Too Long for a Tweet, Too Short for a Blog Post XXXI
Here's an excerpt from something I just read on Quora by Alex Tabarrok of Marginal Revolution, "Why isn't there more labor mobility in the US? Why don't more people move from low to high-growth cities?" (emphasis is author's):
Why has housing become so expensive in high-productivity places? It is true that there are geographic constraints (Manhattan isn’t getting any bigger) but zoning and other land use restrictions including historical and environmental “protection” are reducing the amount of land available for housing and how much building can be done on a given piece of land. As a result, in places with lots of restrictions on land use increased demand for housing shows up mostly in house prices rather than in house quantities.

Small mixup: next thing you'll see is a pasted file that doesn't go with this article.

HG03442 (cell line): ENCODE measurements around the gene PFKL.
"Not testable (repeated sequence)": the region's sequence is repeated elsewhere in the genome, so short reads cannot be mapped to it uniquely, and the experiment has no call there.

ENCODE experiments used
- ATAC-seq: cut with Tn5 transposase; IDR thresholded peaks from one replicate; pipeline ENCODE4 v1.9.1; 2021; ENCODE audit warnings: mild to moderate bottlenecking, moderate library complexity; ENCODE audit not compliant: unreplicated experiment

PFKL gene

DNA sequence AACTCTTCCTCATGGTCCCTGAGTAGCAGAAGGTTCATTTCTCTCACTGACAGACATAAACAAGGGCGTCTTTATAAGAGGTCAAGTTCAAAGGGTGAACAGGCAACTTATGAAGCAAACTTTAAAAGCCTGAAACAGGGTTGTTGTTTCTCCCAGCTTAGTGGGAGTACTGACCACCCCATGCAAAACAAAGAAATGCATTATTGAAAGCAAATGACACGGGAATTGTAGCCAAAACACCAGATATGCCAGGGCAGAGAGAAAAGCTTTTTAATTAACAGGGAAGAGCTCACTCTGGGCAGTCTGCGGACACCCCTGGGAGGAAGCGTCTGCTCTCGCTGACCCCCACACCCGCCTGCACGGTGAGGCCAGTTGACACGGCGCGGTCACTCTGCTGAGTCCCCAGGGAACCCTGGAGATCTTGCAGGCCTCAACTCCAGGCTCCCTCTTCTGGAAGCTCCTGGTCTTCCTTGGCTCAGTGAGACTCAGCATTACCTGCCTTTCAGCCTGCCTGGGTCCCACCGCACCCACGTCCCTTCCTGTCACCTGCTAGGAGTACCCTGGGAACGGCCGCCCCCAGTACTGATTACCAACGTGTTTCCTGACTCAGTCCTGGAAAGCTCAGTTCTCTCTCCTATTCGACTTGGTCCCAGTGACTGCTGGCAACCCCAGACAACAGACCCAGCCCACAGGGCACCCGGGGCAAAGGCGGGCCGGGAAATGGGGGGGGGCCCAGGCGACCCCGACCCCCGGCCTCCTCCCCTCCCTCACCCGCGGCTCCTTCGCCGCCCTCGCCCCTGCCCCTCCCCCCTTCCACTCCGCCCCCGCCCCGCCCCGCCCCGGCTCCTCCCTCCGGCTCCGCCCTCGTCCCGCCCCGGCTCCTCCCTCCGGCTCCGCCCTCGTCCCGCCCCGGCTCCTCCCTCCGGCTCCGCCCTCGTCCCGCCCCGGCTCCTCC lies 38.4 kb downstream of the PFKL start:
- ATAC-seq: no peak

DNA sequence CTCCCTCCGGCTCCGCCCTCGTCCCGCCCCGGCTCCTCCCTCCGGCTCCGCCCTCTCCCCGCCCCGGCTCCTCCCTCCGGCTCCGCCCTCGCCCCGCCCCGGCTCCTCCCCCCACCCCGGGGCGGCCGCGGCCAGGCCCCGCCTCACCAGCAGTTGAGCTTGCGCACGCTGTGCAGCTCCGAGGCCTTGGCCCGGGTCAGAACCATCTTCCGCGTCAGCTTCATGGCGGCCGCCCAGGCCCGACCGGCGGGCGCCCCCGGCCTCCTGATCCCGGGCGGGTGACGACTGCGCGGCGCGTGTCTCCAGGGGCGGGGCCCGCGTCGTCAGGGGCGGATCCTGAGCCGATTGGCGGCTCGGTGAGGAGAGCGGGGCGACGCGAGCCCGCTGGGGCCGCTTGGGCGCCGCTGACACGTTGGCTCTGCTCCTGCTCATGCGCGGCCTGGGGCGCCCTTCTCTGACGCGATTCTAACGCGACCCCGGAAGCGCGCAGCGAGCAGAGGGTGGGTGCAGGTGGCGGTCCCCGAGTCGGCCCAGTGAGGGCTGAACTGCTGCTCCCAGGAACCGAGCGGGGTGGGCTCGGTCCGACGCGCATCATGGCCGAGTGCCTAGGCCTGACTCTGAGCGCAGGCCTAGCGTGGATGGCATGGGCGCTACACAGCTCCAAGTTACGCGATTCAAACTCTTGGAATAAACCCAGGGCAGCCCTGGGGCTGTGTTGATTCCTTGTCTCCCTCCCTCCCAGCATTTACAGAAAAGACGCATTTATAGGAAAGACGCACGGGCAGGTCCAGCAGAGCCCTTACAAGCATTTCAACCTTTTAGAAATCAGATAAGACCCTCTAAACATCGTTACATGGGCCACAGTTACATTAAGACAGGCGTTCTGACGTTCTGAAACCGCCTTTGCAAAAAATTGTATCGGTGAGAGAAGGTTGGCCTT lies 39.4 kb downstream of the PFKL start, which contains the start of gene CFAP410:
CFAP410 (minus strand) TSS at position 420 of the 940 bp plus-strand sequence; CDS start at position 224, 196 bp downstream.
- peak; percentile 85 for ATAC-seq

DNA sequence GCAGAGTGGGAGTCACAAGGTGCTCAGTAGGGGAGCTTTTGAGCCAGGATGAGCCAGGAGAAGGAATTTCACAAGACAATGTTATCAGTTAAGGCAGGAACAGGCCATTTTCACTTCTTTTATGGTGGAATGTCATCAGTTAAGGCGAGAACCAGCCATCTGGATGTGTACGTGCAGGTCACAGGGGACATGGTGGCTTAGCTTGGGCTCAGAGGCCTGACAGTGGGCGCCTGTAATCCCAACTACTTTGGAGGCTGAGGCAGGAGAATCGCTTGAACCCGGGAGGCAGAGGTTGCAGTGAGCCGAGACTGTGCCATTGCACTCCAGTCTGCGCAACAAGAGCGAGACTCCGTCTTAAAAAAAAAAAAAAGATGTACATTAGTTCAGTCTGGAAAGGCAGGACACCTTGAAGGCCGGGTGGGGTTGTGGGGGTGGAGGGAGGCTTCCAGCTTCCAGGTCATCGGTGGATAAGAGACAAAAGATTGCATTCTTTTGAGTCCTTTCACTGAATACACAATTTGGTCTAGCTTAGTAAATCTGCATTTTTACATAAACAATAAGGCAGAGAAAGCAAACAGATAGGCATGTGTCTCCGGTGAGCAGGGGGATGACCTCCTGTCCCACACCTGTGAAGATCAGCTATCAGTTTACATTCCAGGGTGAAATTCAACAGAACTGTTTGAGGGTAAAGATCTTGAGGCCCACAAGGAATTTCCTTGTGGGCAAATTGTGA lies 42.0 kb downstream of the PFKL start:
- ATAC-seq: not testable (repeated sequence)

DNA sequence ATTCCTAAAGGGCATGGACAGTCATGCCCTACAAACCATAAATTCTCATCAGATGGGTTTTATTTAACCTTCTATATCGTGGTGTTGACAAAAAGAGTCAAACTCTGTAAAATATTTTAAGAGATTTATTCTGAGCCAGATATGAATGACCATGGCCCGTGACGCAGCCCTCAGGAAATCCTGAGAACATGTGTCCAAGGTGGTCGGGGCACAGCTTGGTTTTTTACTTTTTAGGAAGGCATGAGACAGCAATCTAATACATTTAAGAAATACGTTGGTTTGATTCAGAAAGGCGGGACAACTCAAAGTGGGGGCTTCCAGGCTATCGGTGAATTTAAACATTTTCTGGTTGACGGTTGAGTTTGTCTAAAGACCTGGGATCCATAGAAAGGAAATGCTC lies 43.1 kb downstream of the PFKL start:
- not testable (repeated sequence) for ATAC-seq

In the past, when a city like New York became more productive it attracted the poor and rich alike and as the poor moved in more housing was built and the wages and productivity of the poor increased and national inequality declined. Now, when a city like San Jose becomes more productive, people try to move to the city but housing doesn’t expand so the price of housing rises and only the highly skilled can live in the city. The end result is high-skilled people living in high-productivity cities and low-skilled people live in low-productivity cities. On a national level, land restrictions mean less mobility, lower national productivity and increased income and geographic inequality.